Continuing the mission of education

Continuing the mission of education

Wayne
Campbell

Friday, October 30, 2020

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Education is a human right with immense power to transform. — Kofi Annan

Education is a right not a privilege. The Universal Declaration of Human Rights (UDHR) of 1948 is a ground-breaking document in the annals of human history. Article 26 (1) of the UDHR states everyone has the right to education. Education shall be free, at least in the elementary and fundamental stages. Elementary education shall be compulsory. Article 26 (2) Education shall be directed to the full development of the human personality and to the strengthening of respect for human rights and fundamental freedoms. It shall promote understanding, tolerance, and friendship among all nations… Article 26 (3) Parents have a prior right to choose the kind of education that shall be given to their children.

We experience life in different ways. The novel coronavirus pandemic has upended many lives. One of the major casualties of this coronavirus is the closure of schools and, subsequently, the disruption in the education system.

Without any educated workforce we are doomed. Many governments have resorted to remote or virtual teaching in order for students to resume their education. The remote teaching and learning has exposed income inequalities and the digital divide. Undoubtedly, some students — often those students from the lower socio-economic levels — will be disenfranchised and disadvantaged. Governments are cognisant of this fact; however, the uptake in COVID-19 deaths and confirmed cases has made it impossible to have a general face-to-face reopening of schools. Many parents, especially parents of students with comorbidities have turned to homeschooling as an option. In the home-school narrative we once again see the divide between the haves and the haves-not. Unfortunately, many students do not have tablets or laptops, or even a smartphone necessary to access remote teaching. On the other hand, there are those students who have all of the named gadgets at their disposal. Access to telephone data is also problematic. Many parents have lost jobs in this pandemic and as such there is not much disposable income.

PATH Programme

The government's social safety project, the Programme of Advancement Through Health and Education (PATH) is a conditional cash transfer initiative. In the 2018/2019 financial year, more than 340,000 Jamaicans benefited from this programme. It should be noted that the primary beneficiaries of PATH are school-age children. In some schools almost half of the student population is on PATH. The level of poverty runs deep in the society and this has worsened because of the pandemic.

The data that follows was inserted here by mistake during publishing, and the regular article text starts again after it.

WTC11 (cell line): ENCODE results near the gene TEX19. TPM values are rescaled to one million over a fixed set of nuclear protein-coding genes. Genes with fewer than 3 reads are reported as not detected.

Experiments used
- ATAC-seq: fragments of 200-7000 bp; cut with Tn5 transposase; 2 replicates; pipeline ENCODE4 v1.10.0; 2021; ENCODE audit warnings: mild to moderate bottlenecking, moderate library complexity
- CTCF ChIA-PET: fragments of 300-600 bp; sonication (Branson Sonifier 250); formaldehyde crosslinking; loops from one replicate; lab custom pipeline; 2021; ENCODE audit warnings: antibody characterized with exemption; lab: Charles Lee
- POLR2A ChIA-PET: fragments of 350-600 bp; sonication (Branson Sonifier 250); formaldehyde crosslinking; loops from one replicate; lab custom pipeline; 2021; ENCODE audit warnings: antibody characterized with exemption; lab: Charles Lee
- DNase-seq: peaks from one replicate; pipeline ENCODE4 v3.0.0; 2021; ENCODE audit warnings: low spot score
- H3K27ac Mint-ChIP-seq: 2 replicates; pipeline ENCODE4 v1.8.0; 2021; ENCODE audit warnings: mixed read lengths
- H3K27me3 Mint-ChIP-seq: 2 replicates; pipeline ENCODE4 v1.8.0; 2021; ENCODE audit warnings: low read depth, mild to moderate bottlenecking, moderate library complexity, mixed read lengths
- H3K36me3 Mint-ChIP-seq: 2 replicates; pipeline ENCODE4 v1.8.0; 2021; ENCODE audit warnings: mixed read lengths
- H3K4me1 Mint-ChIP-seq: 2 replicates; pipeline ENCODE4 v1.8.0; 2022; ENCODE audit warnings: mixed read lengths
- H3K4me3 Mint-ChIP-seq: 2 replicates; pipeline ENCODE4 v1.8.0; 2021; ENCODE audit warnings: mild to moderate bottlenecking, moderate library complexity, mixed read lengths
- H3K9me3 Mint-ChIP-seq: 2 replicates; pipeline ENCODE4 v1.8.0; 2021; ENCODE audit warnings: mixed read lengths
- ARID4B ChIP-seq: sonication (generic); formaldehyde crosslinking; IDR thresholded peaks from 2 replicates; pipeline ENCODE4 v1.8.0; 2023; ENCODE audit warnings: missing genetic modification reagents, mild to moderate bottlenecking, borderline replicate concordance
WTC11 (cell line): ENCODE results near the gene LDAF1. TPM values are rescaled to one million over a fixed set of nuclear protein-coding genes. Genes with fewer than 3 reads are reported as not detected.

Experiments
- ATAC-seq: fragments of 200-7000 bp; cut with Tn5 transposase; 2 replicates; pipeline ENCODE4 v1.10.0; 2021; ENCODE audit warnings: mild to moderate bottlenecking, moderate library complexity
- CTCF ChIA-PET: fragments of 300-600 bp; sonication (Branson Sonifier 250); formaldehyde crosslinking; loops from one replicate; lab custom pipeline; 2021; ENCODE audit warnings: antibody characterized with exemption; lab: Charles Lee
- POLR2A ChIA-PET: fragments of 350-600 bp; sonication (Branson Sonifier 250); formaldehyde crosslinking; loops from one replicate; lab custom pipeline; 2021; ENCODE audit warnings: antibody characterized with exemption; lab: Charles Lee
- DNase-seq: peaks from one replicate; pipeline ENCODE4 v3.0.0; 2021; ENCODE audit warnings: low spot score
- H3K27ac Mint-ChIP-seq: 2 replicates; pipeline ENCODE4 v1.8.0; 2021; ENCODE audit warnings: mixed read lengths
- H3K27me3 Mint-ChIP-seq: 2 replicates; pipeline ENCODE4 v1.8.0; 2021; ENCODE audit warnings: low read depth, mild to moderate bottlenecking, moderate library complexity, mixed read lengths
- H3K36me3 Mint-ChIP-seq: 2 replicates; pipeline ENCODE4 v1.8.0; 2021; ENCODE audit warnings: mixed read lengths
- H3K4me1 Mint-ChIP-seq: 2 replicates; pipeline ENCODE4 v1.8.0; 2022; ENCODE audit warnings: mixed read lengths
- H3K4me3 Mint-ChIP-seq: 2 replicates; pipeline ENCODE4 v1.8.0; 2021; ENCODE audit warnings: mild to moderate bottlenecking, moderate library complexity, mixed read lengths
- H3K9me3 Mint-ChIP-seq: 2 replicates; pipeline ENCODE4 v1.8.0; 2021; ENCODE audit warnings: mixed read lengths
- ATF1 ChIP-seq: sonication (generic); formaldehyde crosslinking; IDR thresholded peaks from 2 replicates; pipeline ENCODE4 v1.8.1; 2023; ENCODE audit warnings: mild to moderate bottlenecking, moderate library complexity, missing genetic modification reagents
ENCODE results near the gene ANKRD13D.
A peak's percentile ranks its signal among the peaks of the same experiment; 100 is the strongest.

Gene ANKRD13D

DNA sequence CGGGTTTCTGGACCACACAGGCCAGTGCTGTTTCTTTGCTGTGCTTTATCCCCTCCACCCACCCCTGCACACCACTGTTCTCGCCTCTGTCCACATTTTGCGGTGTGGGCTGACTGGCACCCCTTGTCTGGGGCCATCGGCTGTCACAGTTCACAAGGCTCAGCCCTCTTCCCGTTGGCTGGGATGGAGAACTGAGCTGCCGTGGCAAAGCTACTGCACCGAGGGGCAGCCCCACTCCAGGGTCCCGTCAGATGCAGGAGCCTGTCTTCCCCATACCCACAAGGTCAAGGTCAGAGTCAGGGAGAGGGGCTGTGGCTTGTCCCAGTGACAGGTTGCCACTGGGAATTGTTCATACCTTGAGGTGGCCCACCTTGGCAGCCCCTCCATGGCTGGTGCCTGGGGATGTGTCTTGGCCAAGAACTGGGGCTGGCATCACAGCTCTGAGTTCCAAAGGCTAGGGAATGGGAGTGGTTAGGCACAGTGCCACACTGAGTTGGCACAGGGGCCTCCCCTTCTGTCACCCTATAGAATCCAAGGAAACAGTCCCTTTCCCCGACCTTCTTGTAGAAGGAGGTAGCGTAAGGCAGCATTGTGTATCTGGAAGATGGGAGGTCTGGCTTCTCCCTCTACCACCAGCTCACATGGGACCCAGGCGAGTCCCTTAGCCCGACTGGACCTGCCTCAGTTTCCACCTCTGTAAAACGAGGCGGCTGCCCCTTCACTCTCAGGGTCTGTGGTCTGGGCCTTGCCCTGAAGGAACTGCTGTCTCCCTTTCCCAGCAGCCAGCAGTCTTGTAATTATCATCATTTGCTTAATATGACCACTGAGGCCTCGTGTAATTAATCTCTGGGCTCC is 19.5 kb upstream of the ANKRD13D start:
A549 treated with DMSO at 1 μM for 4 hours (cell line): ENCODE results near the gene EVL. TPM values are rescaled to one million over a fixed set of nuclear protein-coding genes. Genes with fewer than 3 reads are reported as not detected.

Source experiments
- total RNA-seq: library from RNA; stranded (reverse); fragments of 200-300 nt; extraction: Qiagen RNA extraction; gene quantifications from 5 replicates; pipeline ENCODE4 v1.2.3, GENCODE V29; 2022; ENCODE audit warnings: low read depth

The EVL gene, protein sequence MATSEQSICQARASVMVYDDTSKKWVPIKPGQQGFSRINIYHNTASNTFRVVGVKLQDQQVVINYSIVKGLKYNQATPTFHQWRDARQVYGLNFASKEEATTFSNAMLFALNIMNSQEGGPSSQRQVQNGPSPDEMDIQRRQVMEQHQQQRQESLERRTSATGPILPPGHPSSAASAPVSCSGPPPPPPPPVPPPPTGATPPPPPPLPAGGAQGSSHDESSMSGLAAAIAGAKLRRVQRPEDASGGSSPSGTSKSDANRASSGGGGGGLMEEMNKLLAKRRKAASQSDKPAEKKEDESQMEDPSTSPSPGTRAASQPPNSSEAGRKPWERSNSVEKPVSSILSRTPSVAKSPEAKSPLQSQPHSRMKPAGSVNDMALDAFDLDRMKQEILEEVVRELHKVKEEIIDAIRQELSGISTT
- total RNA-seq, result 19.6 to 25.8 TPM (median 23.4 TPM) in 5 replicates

Many Jamaicans do not have a steady job. In a newspaper interview the principal of Haile Selassie High School, located in an inner-city area, stated that of the school's 1,033 students, 492 are on PATH. Each student on PATH receives a cooked meal for lunch for the five-day school week. In some of our educational institutions, more than half of the students are PATH beneficiaries. The closure of schools resulting from COVID-19 has not only interfered with access to education, it has also disrupted the access to enhance nutrition for many students. Many of our schools serve as a haven for our students many of whom are struggling both financially and emotionally. Unfortunately, we have the suspected suicide of at least two pre-teens. It bares thought that more psychosocial support is needed for our students in these challenging times.

Homeschooling involves the parent undertaking the responsibility for the education of their child in the controlled surroundings of the home. Homeschooling is often motivated by parental desire to exclude and shield their children from the traditional school environment. An increasing number of parents are homeschooling their children due to health purposes. For example, some children may have comorbidities, such as diabetes, asthma, and sickle cell disease, and as such it's best for them to remain home given the pandemic.